The Courier News from Blytheville, Arkansas on April 8, 1944 · Page 4
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The Courier News from Blytheville, Arkansas · Page 4

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Blytheville, Arkansas
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Saturday, April 8, 1944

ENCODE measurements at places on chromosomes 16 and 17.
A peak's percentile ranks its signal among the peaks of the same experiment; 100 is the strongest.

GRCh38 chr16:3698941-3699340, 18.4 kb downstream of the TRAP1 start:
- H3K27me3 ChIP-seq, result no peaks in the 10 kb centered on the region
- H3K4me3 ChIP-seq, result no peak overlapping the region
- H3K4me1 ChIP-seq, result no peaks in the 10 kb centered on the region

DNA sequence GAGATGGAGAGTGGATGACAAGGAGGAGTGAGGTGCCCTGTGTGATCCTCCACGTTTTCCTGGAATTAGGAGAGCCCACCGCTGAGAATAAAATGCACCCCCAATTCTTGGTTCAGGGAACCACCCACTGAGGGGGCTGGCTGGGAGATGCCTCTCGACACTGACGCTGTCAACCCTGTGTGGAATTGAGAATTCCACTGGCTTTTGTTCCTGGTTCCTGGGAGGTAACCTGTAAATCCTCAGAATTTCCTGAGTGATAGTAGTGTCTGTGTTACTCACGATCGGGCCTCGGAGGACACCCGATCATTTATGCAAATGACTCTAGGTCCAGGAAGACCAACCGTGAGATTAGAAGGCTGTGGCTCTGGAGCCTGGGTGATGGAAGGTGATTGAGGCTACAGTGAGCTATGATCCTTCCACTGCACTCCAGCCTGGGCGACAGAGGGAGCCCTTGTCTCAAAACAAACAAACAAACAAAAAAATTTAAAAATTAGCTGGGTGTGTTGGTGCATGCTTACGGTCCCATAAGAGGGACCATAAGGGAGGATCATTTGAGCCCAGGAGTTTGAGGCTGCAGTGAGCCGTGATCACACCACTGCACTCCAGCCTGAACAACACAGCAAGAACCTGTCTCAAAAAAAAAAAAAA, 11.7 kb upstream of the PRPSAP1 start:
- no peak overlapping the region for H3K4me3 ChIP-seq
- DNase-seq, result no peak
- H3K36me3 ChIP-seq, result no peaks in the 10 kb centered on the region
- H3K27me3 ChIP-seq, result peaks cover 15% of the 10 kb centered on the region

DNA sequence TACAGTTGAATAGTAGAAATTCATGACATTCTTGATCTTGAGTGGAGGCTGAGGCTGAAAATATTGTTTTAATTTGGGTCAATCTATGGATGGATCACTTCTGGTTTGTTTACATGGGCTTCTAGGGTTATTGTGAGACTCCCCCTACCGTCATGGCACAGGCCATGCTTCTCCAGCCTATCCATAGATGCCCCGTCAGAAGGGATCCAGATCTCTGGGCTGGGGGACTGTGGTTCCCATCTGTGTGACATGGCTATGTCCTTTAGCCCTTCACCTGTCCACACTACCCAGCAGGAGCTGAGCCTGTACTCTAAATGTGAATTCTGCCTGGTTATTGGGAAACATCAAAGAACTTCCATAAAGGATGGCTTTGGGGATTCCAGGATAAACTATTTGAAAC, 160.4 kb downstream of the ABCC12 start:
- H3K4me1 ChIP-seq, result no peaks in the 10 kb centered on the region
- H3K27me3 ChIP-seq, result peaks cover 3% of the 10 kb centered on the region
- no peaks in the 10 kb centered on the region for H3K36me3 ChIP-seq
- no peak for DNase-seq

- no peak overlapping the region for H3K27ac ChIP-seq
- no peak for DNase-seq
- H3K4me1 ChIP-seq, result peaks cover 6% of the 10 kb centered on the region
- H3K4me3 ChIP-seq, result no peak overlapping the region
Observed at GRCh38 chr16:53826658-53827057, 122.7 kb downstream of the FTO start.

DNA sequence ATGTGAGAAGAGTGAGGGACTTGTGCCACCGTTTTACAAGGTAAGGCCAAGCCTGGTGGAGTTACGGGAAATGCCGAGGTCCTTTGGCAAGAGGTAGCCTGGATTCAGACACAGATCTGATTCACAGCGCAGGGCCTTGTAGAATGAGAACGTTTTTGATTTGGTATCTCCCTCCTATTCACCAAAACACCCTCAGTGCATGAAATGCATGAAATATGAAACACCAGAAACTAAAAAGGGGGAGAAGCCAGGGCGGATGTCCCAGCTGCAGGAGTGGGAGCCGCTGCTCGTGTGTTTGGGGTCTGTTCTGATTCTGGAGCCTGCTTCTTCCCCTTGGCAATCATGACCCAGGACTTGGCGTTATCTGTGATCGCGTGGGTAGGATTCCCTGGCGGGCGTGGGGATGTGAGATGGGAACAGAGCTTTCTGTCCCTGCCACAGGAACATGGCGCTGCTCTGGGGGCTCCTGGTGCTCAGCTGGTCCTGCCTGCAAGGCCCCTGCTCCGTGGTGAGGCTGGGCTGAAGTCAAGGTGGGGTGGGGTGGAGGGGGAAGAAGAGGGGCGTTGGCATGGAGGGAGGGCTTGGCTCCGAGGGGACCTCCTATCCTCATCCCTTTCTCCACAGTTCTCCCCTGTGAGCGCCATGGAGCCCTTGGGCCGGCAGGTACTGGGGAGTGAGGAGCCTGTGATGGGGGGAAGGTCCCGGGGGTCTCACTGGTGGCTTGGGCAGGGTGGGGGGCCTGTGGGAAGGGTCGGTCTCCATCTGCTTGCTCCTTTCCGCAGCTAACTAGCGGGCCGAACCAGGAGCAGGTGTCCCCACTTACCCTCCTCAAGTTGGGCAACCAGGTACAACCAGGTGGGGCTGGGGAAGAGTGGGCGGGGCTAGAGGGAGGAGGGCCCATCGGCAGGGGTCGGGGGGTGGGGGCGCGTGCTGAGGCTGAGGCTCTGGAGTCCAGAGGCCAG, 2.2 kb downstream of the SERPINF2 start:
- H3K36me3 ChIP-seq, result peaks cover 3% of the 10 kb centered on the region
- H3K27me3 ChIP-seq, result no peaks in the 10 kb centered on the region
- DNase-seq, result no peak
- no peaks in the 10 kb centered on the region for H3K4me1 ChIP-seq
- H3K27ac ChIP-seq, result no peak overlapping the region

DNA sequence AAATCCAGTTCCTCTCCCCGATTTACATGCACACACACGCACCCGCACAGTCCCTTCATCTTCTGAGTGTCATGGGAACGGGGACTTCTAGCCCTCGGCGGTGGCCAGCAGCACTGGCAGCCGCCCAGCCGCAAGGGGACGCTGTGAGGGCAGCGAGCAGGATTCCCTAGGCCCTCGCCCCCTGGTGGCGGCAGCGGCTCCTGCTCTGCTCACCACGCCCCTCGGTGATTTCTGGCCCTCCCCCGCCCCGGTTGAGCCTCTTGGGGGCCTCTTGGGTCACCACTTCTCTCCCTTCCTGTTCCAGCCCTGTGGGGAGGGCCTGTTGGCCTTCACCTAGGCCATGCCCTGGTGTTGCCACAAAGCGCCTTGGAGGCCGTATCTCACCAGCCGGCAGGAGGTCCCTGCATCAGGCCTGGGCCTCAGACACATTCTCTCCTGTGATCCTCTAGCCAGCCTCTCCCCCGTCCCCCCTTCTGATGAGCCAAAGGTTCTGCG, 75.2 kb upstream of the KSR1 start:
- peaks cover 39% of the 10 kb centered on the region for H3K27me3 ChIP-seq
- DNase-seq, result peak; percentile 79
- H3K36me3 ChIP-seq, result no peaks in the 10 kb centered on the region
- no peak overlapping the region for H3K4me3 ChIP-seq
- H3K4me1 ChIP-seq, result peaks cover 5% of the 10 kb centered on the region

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B.,W. BUXtB. •,'.•• -.•Anon, r. MOUUS, UMBB JL OATBQ, AdvettMag 6aU'HtUoD«l Ewiy Afternoon inept atered *i i«cond cl&v n*tt*r tt tbe pwt- offlce «t Blytheville, Arkansas under *ct ol Oo»——, October 8, 1817. Serred by tbe Onttea SUBSCRIPTION RATK By m«ll, within a radios o! « mild, MM per fear, 12.00 for six monthj, $1.08 Tor three mootbi- by mall outside 50 mile Eon» |10.00 'per mu ptyatfle In «dvMice. Pajamas Are Warmer : There lias been a. good deal of talk about (a) manpower shortage, and (b) '-paper, shortage. We' -had never questioned (he existence- of eifher' untiJ • thet'c came to hand'a study on "Family ' Behavior, Attitudes and Fossessipus," whicH is Volume '1 of a scries called "Family Living as the Basis for Dwelling-Design." Now we wonder. • The study is- as you might expect, a design Tor building post-war 'houses around prospective dwellers' habits. But it is also a lot more. As:explained in the preface (there are also an Introduction and an Analysis of the-Problem) here is stuff for the sociologist, the anthropologist and the psychologist • as well. Having read the fascinating monograph, such learned gentlemen will , probably share our amazement that civilization and the family have managed ' to come thus far without this .volume's help. The authors pried into the inner workings of some typical American families, and the following samples are '•typical of (.heir findings: "Twelve women have a triple mirror, of whom six use it for combing hair, three for dressing, and three make • no use of it at all." (This is followed by Table 40, "Per Cent of People Putting on Clothes While Seated."} • "All husbands shave standing in the bathroom . . . Three women rend, three smoked, and 15 reported they sang in the tub." Resides straight reporting, the study •has some brilliant deductions: "Although the nightgown is most popular in both winter and summer, (here'is a shift to-pajamas in winter, which '. means they must be warmer." (Capital, 'my dear Holmes! But how the deuce • did you ever figure it out?) Bathroom sleuthing disclosed that 58 per cent of the families used the tub for umbrella storage, and 54 per cent • for foot washing. Also that 83 per cent can reach the lancet while sitting in ' the tub. It also reveals that "when ; showering most women report they do not get their hair wet. The reason is that they wear a cap and most do not mind it. Of those who get their hair • wet 50 per cent mind it," (Well, get yourself a cap and stop squawking.) .Occasionally there is a wistful admission of work undone: "It would . seem worthwhile investigating how far the desire for twin beds may be lied up with a Hollywood social influence as a by-product of censorship restrictions." We shall probably have the answer in Volume 5. There are 209 pages of (his, 20D pages of heavy, slick, shiny paper. Whaddayarnean, manpower and paper shortage? Prices of farm products have been keeping paces with costs-William I. Myers, New York Slate College of Agriculture dean Tragic Accidents (ARK.J .COURIER, NPAVS Recent events h« vc reaffirmed the fact that war is a matter of tragic mistakes as well na tragic intentions. American airborne troops are shot clown by their own comrades in Sicily; British flyers attack American cargo planes over the Atlantic; Liberators bomb Swiss city. The friiitlcssncss of each waste of life is a double misfortune, but it must be put down as inevitable in a war marked by high speed and split-second decisions. There is, however, one consolaion to lie gained from these sad occurrences. That is (he prompt disclosure of the last two. after- the public resentment over the long-delayed announcement of the Sicilian incident. Perhaps the handling of these two cases marks a trend toward more prompt, frank and democratic disclosure of bad JICWH as well'as good, after too many instances of pussyfooting. A Thought About Veterans Two short news items about returned service men point their own moral. One is of the lad who had lost three fingers of one'hand in battle and who quickly found a job after lie; was discharged from a hospital back home. He had to. find another because he couldn't stand co-workers''.pity. He • asked for a job "where they're used to seeing banged-up men." The other is of a soldier who came home from sea with the Purple Henri, and who got a job as a bellhop. An older bellhop .eluded him for not being in uniform. That started a fight, and the wounded veteran came out of it with a black eye and a broken arm. Let's go a little easy on the fulsome sympathy, which is only embarrassing. And let's think twice before making wisecracks about a likely looking lad who isn'.t in uniform. With manpower as short ns it is, some of them have u good reason for wearing mufti. Applause for Audience Hollywood beauties deserve all the thanks they've .received for undergoing the rigorous : perils of front-line life to bring entertainment to our troops overseas. Hut how about a word for the soldiers themselves who have suffered the disillusionment of seeing their favorite pin-up girls unglamorous in slacks and GI underwear, but who nevertheless have remained to cheer? • SO THEY SAT 'Foreign policy should lie a national .policy. and not the judgment of one individual or small ennip of Individuals— Hep. Joseph W. Mnrlln Jr. of Massachusetts. » • » A balanced budget, at the earliest possible time after (he war is won will create more jobs than all the' projects that government can de- .vlsc.--Gov. Jolin W. Brickcr of Ohio. » • . .... The Germans withhold information from their soldiers. We take the men Into our confidence about what we arc trying to do.—Gen. Sir Bernard L. Montgomery. » • • If you slick together In squadron formation and obey all Die air rules you will come home. If yon don't, you get the hell shot out of you. —Maj. Fiank J. Collins, back from Europe. • • i Oreat as the American industrialist. Is, he has failed to develop the abilities of the worker to anything like the degree he has developed production methods with machinery. The possibilities of the individual are so much greater thtm the possibilities of machinery that this lack seems almost unbelievable.-James p. Lincoln Cleveland manufacturer. "Anrtjhisjs,where.•w used to broil JucJMhick, juicy 1 '.•stci)ks-r-reineml>pr?" ' • •-•- -" I THIS CURIOUS WORLD BY FLIERS OVER THE PACIFIC IN DETERMINING DIRECTION IS BY •OBSERVING THE COURSE OF JMOAf COPR. J9*4 By NfA SEKWCf. the T. M. BEG. U. S. PAT. OFF. JOHN KRETSCHAAER, CAU&Hr TWO y-M/OF M(jjLrAtV£ouse. IN A MOUSETRAP/ RAAAPION ISA ANSWER: [f s a flower. NEXT; Voureycsat 20 and. at 50. In Hollywood ^ , , ...— 1 ,..,^. .,,„. ,,m, „ , ^IL^JHUVJ fcjm: j [l)m j|-jj, LJailPnipr'; confession to make.about a public- of the Green Circle, who said son e " IT " '' '"••-- "'- -" very bad things atout me But the whole thing was really a publicity stunt. Stripping, of course, was out So the .studio dreamed up the cen- • • ———_— ""•». i"-t: «" )ur Boarding House with Major Hoople Out Our Way By J. BY KKSKINE JOHNSON NMA Staff Correspondent Gypsy Rose Lee Confesses Gypsy Rose I/ce said siie had n ly stunt that backfired. She fell into a couch at International, where she's uciug filmed in "Belle o( the Yukon," hoisted up those long legs, reached for a cignret. Gypsy K'ns wearing a blue peck-a- boo negligee, but alter invading ladies' dressing rooms for all these years, \ve know how to avoid such occupational hazards. We kept our eyes above her chin. The confession, Gypsy said, would answer our question of how she got back into pictures after all that fuss with the Hays office censors five years ago when 20th Century- Pox imported her to- the cameras from Broadway burlesque. Remember? There were letters of protest from people who said they could keep their kids out of pool lialls but they couldn't keep them out of movie theaters, etc. Gypsy lint! to use the name of Louise Hovick, and forget nil about the Gypsy Rose Lee who ivowcd 'cm when she' YOD CANT ee-mis WfX&'S «OTHER-]?i- it ASM • ~ wrfiA THE BLOOM. .INIWOSE CHEEKS i v\my !I'O GUESS VOO VJER.E -TME RTZE5' DAUGHTER, 3USTOOTOP 'SCHOOL.' A WHAT? A FENCE TO , KEEP PEOPLE -I FROM WAA.K- '_{ IMG ACROSS THE LAWN, VEH, I WAS COMMA CALL YA TO SEE IF I'VE LEFT EMOUGH RCOSV FEE SI&TEE AM' NOD TO BACkC - _„.,..,, t f ti—it •** ir~"*i h\Q^j~[ AROLMOTOWNJ PORK I'vje SEEM -~ THE 80VS< W OME PIECE ARE W5VONJ& «ffi» ^ 8E& ^ SIAPTS UKE AN took off her clothes IT WAS ALL A GAG "Well," Gypsy said, "there were lew letters of protest. I distinctly •cmcmber one from (lie Daughters i il- the sorship fight ami the idea of having me change my first name and forget my past." But the whole thing backfired Gypsy said, because ol a series of bad roles and because she didn't know what pictures were all about. "No one ever looked unhappicr than I did on the screen." she said "And I was unhappy, f guess it lakes two trips to Hollywood for a New Yorker to like (he place " She sure likes it now, though Gypsy said. Reason Gypsy likes Hollywood now is her role "in tl "Belle of the Yukon," which w liam Goelx is bringing to screen. It's a honey. Gypsy pin n gal named Belle be Valle, epic of Alaskan showgirls. She wears hour-glass costumes, big picture hats, has a romance with Randolph Scott, who was a slicker known a? Gentleman Jnck, when they were pals in Seattle, but who goes straight in the frown north becomes Honest John Calhoun SHE'S WONDERFUL Gypsy bubbled like a kid with a new toy machine gmi over the role "It's wonderful," she said. "I'm wonderful." Gypsy said she was writing another book—autouiogra pineal. "] left my typewriter and my notes fn New York because I hate to see dames working In n scene and then rushing to their dressing room to write a paragraph. But then I go! lonesome for that typewriter an had it sent out." Incidentally, Gypsy drove to Hollywood from New York wilh a trailer attached to her car. slopping to entertain at Army camps every day. There were 150.000 men (n one camp. "I stayed there two days." she said. "You can't handle 150,000 men in one day." Test Elastic I'laslic Tires AKRON, O. (UP)- Automobiles after the war may be rolling around i on plastic tires. A Plioflcx plastic lire, made by the Goodyear Tiro and Rubber Co. and tested for 8,000 miles, Is said to have heated up less pian synthetic rubber aud to have.beon less .affected bv the sun than naiuvfi! rubber tires SATURDAY, APRIL 8 19J.J •That Rat of a Jap Fleet Isn't So Dumb.. ^'//f^ ^^g^J-^gl^Mg^Jf ; ; i-*.i Convict-Author of Best Seller 'Dreams' of Life in Small Town STILLWATER, Minn. (UP)—Earl Guy, author of the best-selling rovel, "Heaven Is a Sunswept Hill," s serving a life sentence at Stillwater Penitentiary, but he looks "orward to the time when he will Ive on a sunswcpt hill overlook- ng the Mississippi river. "The men in here have to believe :hcy are Betting out." lie said us ii' sat at a long: table In the visi- .ors' loom, a tnclitum guard beside him. "1C they don't believe U, hey'rc finished—its all they have eft." Guy was convictce in 1929 of robbing a bank at St. Michael, Minn., ind was sentenced to the state pen- tentlary. He was pardoned in 193G, >ut was ordered buck to prison in 810 when he was involved in the burglni'y of a Minneapolis garnge n which a policeman was killed. The Minnesota supreme court denied his appeal fijr release on n vrit of habeas corpus, yet Earl ~uy talked about a small town Missouri where "I'm going 'to live .'hen I am released." Could 'Really Write' The 33-year-old convict-author, i'hose linlr is stone gray, smiled. His deep-set eyes appeared more imken than before. "You could write there and no- lody would bother yon. Yon could it up on that big bluff, high on a lill overlooking the Mississippi and eally write, your back up against 'our own house and nobody uoimcl:' "Did you know that I wrote Heaven 1 in less than a year?" he isked, "I'd lip the clinir in my :ell back neainst Hie wall so I oitltl sit comfortably nnd use a nagaztne to write on—all in long- mnrt. "My mother in Minneapolis typ- (I it for me and sent it on to iny iiiblishers." He looked around the bare room. "Sometimes I think about (his, ind then I can't write at all for 0 minutes—for a dav sometimes." Guy smiled .again "and said lie kept pretty busy. "My publisher has 21 short stories he wants to put in book form, and now I'm working on another novel, about an' American soldier who come.s home after the war to find his country .slowly going Fascist." He said he liked to write about things thai might happen. .'I'm a .citizen, you know. The pardon gave that back to me for good. This is my country and I'm concerned with it." A large vein in Guy's throat swelled as he spoke of" his prison term. "I don't feel about it," he said in a dead voice. "It's tough." The guard, who had been drumming on unknown melody with his fingertips on the visitors' table cleared his throat loudly. Guy's time was up. He had talked a minute more than the hour allowed him for visitors each month. "I'll be seeing you," he said. Walking toward the iron floor he waved his right hand above his head. But he did not turn around. Laundry to Use Prisoners FORT DEVENS, Mass. <UP) German war prisoners'are going to help case the shortage of laundry workers at Fort Dwells. The prisoners will be employed at a half- million dollar post laundry and dry PRESCRIPTIONS Freshest Stock Gnaranteed ItesJ Priett, Kirby Dreg Stores BOB MALOHE Plaster, Stncco, Cenemt Work Pkone 882 cleaning plant now. under ; con> atructlon ana expected to be ready for use in April. The plant is -'designed to handle the cleaning requirements of Fort Deveus Lovell Genera! Hospital and Cushlii" Genera] hospital in Framingham. Read Courier News Want Ada. Defoe Furniture Co. 126 E. Main Dial sat] Wanted: Used Fnmltnre. Ate yon can trade yonr old FuraJ- tnie In on new. CHSCXASAW West Main Near 21st Si. 8*t. itirfj 12:45; Son. Rtartj 1:11 Night shows 5:45 Except Monday, opens 6:15 Continuous showi S»t. »Dd gut Last Time Today Double Feature "RIDERS OF THE BADLANpS" •: with "••'• ; Charles Starrett "THE GREAT MR. NOBODY" U'illl Ertdic Albert & Joan Leslie SERIAL: "Don Winslow of t Co.isl Guard" Superman Comedy tii& By Robert D. Lunk KKA StrtU I'llOLOOliK: A Cnlnrndn fnrnirr lookinK for «m»e »tri, )( .,l C nlvc» im n st'l'tcninc r ovi'iiins In llnl? conicw uiiou n nick strmipcr ivhu' IJliriiCDA film >vlt)i tin iniiinrtnnt written me.ssnuc. Scckin>r lii-lp, tbr (nriurr TnH« nnil kniH-kn MmsE-Jr out. \Vhrii he rrvlvr* Imtli Alrnncrr - " .. •I'lIB STOKVi Aflor HirKuKlux Klnn liurn duivn IMn l,nr tl , j nl , .lU-xrlk i» nci-Mimlc,! | o , llk( . (hc "LUCY PLAIN" J&, xrt TT was a few evenings later lliat Judge McNamara stopped liis ear in front of our house. Ifc asked for me. When I came to the door he said: "Let's go oul and see that pal .of yours, out on the farm. Maybe lie could use a little of our companionship about this time." I left my dessert uneaten on the table, I was so anxious to get going. Old Jan was putting on a front when we saw him. He acted and spoke quite cheerfully, but you could see by the sloop to his shoulders and the way his eyes looked that he had taken a horrible beating. We sat on the porch, the three of us. The Judge did most of the talking. He talked of nothing. Finally, after quite a spell, he got down to cases. "Well, Jan," he drawled, "if you weren't a Communist before, I can understand how you could ue one now." Old Jan smiled, blew a long puff of smoke until it nearly reached Uie porch ceiling'. "No, Judge," he said at last, "de- spile your persistent suspicions, I am not a Communist now" nor have I ever been even tempted. I believe that We have the finest system of government here in America that has ever been conceived by man. And I include our system of courts, strange as that may seem to you. I can't imagine a system ,\YlHch.wouM be fairer qnd deal out justice with as lew errors as the plan which the.English race has developed over the last thousand years. You place your case in the hands of twelve men chosen as fairly as possible lor their honesty and impartiality. \VTiat could be better than that? Maybe the system went haywire in my case but in ninety-nine cases out of a hundred it will go right. And that's a pretly high average /or any system." * * • "IT'S none of my business," the Judge said after a pause "but why didn't yon let the state's attorney object or cross-examine Morion?" "Well," my grandfather replied, "in the .first place J didn't think he'd say what he did. As for going into the subject further, I guess it's something that the more you'd try to explain, the worse off you'd get. It's something that has haunted me for many years. Some day I may explain it all to you, Judge, but just now let's forget about it." The Judge quickly changed the subject and we sat for half an hour or so talking about this awl that until it was getting late and time that we were going. Old Jan came to the car to see us off. "Before we go," the Judge said, "I just want to say that I know I fold you that I would be with you 'in spirit.' The next time I hope the 'spirit' is a little more effective." Old Jan laughed. The Judge drove homo fn silence except for one remark. "That's quite a grandfather you've got, son," he said. * * « \ I/THOUGH the words of Judge McNamara buoyed we up considerably, and cheered my mother immensely when I told her, it was painfully apparent, to me at least, lhat the Judge was voicing the opinion o£ only a very small minority. wouia Sunday and Monday " B A M B 1 " Wall Disney Feature Length Cartoon Universal News Comedy to town on Saturdays, he would' come to our house first, and ii would accompany him on his shop-' ping tour. Fox- several weeks it was not uncommon to hear a hiss from, someone standing in a doorway as we passed by. Some men Old Jan had known for years appeared not to see him as he greeted them. But grandfather paid no attention. . ' As for me, I was dealing yrflh'i a different class of citizens. Fiviju days a week I was going to scliooP* Some adults might have indicated their disapproval of Old Jan with a few hisses, but their sons and daughters really bore down."Clifford Morion, son of the physician,' assumed the leadership among my schoolmates in making life as un-S bearable as possible for me. Then someone began taking! apart the strange and fascinating word hallucinations. I was dubbed Hal for a time, and then Lucy. ' "Hey, Lucy, Lucy Flain!" they' • would yell at me, pointing to ths sides of their heads and describing circles with their index fingers. When I would lunge at them, they : would scamper, screaming, "Lucy, i Lucy, Lucy." '! It was this fall that a new girl', camp to live in town and entered i our grade. Her mother was a niece! of Judge HScNamara. Her lather! had died of ti\e flu in 1918. The' widowed mother had attempted to, support herself and her daughter! but didn't seem to fit into anything! in the business world. The Judge's' • wife had died in January 1923. In September, Mary Hughes and'l her mother came to make their' home with the Judge. •! I don't remember much about! how Mary looked in those daytfi except that I thought she wa?i pretty in spite of numerous freck-1 les. At any rale, she was on my side, whether because of pugges- lions received at home or bccausa she was naturally sympathetic! with the underdog. Certainly tha' lime was ripe for such sympathies to crop up in someone. Mary was my second in my fight' with Clifford Morton. She held tha towel for me, her own handkerchief, she was my manager and • cheering seclion. _ ' '\ Be CofciinnedV 3Bft!